While a flower embossed fashion line seems a long way from Tyler’s aggressive musical beginnings, his route to creating music which fits alongside his fashion career seems carefully planned in hindsight.  Tyler’s major label debut, Goblin, was a sinister, 75 minute album full of dark piano instrumentals and distortion. It featured the word faggot and similar homophobic slurs 213 times. Hints of colour and light shone through the darkness – Frank Ocean’s appearance on the single ‘She’ is a notable shift from the record’s murky vibe. Washed with warm synths, Tyler’s follow up, Wolf, continued the feel of ‘She’ with abundant luscious production. It still feels bloated at 71 minutes and 18 tracks – an issue which Tyler rectified on 2015’s Cherry Bomb. At 54 minutes and 13 tracks, it’s a significant effort to creating a more bite sized collection of music. On the Grammy nominated Flower Boy, Tyler combined all these elements. The album feels like an amalgamation of his musical and designer talents. The name sits alongside the Golf le Fleur line comfortably. The artwork is full of Golf Wang’s signature saturated colours, alongside sunflowers and bees – two symbols which can comfortably incorporated into his clothing just like the donut was by Odd Future.

 

Golf Wang bee shirt. Credit: Golf Wang

While Tyler’s current persona feels like a huge shift from his earlier self, it’s been a gradual change. Despite being banned from the UK for, amongst other things, supporting homophobia, lyrics on Flower Boy have led to speculation about whether he himself may be bisexual or homosexual. ‘The next line will have them like ‘whoa’/I been kissing white boys since 2004’ raps Tyler on Ain’t Got Time. Garden Shed sees Tyler admitting ‘truth is, since a youth kid, thought it was a phase’.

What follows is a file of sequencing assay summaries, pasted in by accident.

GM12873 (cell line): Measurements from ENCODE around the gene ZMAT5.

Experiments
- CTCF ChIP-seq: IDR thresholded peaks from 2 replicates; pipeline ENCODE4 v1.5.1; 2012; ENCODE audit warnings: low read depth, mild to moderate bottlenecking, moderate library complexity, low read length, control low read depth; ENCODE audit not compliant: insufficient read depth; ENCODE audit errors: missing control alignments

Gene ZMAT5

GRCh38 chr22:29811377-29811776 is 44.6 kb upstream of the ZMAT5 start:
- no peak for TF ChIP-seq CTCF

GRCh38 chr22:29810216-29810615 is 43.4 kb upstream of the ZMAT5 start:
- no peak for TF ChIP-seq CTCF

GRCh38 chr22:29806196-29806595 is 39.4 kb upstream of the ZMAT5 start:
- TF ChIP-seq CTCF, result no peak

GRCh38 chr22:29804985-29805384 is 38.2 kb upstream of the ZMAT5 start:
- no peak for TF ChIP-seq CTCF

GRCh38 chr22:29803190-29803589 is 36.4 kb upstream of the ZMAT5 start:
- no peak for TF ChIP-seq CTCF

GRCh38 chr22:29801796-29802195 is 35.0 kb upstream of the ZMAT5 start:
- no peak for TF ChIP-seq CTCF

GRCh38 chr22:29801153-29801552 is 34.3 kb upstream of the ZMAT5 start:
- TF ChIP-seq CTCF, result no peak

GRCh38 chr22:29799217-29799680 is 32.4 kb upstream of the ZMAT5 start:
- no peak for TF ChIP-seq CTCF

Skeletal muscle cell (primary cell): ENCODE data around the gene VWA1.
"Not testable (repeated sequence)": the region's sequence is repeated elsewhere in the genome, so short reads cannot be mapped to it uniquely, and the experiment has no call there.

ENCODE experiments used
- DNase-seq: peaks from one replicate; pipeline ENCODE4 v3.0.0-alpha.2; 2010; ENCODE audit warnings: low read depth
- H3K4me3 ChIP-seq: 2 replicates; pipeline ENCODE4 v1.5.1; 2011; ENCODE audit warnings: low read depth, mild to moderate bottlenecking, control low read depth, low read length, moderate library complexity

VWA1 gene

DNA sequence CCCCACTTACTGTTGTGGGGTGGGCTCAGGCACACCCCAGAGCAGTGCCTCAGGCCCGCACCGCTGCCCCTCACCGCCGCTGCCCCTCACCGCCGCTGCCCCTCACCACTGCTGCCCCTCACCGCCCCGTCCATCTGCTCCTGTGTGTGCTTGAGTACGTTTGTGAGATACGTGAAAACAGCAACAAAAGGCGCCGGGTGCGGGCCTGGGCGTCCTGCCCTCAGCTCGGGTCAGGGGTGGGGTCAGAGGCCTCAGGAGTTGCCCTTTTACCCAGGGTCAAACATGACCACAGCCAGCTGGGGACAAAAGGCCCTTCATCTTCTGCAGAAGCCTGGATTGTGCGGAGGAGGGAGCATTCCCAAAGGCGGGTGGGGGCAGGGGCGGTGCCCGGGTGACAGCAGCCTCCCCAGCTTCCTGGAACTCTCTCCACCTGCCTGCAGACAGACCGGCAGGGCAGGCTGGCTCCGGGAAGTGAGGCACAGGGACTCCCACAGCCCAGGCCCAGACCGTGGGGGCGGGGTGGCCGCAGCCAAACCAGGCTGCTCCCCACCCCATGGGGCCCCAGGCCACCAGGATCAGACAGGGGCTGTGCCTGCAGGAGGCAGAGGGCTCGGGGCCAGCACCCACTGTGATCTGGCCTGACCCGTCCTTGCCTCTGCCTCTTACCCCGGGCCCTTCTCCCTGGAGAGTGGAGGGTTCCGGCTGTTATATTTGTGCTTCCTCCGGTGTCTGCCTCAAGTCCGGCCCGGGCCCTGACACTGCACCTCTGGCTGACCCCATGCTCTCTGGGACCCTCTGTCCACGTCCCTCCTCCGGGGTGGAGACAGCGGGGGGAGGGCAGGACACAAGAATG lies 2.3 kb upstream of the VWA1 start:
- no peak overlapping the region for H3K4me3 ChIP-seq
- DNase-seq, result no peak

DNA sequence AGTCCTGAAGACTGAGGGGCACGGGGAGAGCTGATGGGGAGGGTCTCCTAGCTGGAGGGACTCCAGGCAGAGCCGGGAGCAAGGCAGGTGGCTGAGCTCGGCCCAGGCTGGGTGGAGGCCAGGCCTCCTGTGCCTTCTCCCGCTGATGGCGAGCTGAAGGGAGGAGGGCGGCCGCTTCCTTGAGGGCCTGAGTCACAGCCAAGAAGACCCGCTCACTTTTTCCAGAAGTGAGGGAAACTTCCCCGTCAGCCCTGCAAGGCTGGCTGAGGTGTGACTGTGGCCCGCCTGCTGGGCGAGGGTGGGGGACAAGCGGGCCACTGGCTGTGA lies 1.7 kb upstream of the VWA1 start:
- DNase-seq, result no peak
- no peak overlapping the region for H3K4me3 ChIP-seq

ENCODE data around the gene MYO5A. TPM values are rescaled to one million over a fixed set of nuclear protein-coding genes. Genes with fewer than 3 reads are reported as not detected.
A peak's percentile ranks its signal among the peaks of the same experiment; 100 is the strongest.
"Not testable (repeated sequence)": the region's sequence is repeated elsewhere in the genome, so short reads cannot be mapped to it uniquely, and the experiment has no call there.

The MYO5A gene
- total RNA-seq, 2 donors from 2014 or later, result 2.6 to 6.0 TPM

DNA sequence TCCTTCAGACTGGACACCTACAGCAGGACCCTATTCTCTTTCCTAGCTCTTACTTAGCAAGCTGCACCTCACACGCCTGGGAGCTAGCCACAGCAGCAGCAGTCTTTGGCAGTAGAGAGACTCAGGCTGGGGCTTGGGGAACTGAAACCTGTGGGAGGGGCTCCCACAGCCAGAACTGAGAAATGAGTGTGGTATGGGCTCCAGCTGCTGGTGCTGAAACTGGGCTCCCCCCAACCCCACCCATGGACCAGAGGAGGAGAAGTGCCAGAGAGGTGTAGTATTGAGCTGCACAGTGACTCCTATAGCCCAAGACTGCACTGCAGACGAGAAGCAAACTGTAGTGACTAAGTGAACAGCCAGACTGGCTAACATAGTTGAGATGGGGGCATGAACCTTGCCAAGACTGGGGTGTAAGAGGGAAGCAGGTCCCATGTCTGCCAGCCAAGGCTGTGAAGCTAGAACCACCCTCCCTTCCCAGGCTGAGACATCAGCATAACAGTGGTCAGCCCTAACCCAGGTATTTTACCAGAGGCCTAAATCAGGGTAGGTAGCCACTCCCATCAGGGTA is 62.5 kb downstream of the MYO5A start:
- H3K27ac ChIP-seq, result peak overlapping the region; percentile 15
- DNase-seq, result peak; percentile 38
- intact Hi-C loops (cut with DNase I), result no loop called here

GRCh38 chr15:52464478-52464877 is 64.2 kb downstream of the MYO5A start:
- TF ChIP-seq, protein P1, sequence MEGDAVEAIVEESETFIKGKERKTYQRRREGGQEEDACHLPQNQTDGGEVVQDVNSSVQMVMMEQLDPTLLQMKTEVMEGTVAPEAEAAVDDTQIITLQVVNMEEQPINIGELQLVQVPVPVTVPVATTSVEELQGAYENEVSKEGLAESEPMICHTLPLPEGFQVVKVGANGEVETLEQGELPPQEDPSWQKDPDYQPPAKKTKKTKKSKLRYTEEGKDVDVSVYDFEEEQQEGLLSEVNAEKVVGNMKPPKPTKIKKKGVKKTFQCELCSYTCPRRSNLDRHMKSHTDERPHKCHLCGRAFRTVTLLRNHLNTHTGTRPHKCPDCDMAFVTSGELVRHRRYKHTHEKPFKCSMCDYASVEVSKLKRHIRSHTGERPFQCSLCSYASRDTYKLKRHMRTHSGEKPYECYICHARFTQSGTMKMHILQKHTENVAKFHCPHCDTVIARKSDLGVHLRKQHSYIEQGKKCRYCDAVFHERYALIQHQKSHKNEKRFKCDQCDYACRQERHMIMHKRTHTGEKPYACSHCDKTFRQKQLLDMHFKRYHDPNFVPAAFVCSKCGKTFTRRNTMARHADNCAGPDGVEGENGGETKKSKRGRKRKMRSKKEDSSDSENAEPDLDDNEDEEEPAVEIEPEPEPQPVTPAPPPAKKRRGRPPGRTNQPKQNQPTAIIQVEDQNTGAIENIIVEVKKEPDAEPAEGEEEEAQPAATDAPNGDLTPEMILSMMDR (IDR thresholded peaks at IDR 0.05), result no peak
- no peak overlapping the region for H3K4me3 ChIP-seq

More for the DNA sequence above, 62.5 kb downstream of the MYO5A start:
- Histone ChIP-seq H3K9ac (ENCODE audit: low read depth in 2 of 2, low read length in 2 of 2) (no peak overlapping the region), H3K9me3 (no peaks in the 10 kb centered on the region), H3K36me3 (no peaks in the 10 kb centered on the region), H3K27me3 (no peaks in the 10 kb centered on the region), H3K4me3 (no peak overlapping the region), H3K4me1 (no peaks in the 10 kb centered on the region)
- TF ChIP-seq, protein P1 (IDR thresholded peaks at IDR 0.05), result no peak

Flower Boy album cover. Credit: Columbia Records

These lines are a complete 180 lyrically from his earlier releases, but they reflect how the culture of hip hop is changing. Odd Future, being born in the 90s, were no doubt influenced by Eminem’s releases around the turn of the millennium. ‘Hate f*gs? The answer’s yes’ rapped Eminem on 2000’s The Marshall Mathers LP, an album which is regularly included on ‘best of all time’ album lists and sold 1.76 million copies in the USA in the first week. It was the fastest selling album by a solo artist in the USA for a decade and a half until Adele’s 25 in 2015. While Eminem’s music is still commercially successful, a drop in critical reception demonstrates changing tastes. Tyler’s early lyrics wouldn’t fly in today’s market, which has shifted in such a way that the vulnerable and sexually opaque lyrics included in Flower Boy are now applauded.

Brockhampton, filling the market’s gap of a young hip hop collective left behind by Odd Future, make a point of rapping about being gay. ‘"Why you always rap about bein' gay?"/'Cause not enough n*ggas rap and be gay/Where I come from, n*ggas get called f*ggot and killed’ raps group leader Kevin Abstract on the collective’s breakthrough Saturation trilogy, a far cry from Tyler’s early days.

Tyler’s discography now acts as a fascinating timeline of hip hop’s switch in opinion regarding homosexuality. Odd Future’s early days still saw them receive backlash for their lyrics, something which they were able to brush off with relative ease due to the prominence of Syd and Frank Ocean within their group, both members of the LGBTQ community. Today the homophobia would be unacceptable, something which Tyler is surely aware of. While no definitive statement on his sexuality has been released, it’s certain that he’s a long way from the controversial figure he was as he emerged on the scene nearly a decade ago. Whether that’s out of necessity or choice is something that possibly remains to be seen.

Entering 2018, we see Tyler having carved out his own niche in both the music and fashion world. In May, Tyler dropped 435, a track which clocks in at just over 90 seconds. The most fascinating part of the video accompanying the track was the apparent Suicoke x Golf Wang collaboration which Tyler teases at the end.

The collaboration was confirmed in June, with the sandal available for one day only at Slam Jam’s pop-up Paris store. Tyler’s transformation is complete, and it’s fair to say no one would have expected this would be where he’s at today. 

Credit: Suicoke, Golf Wang

 

END. Clothing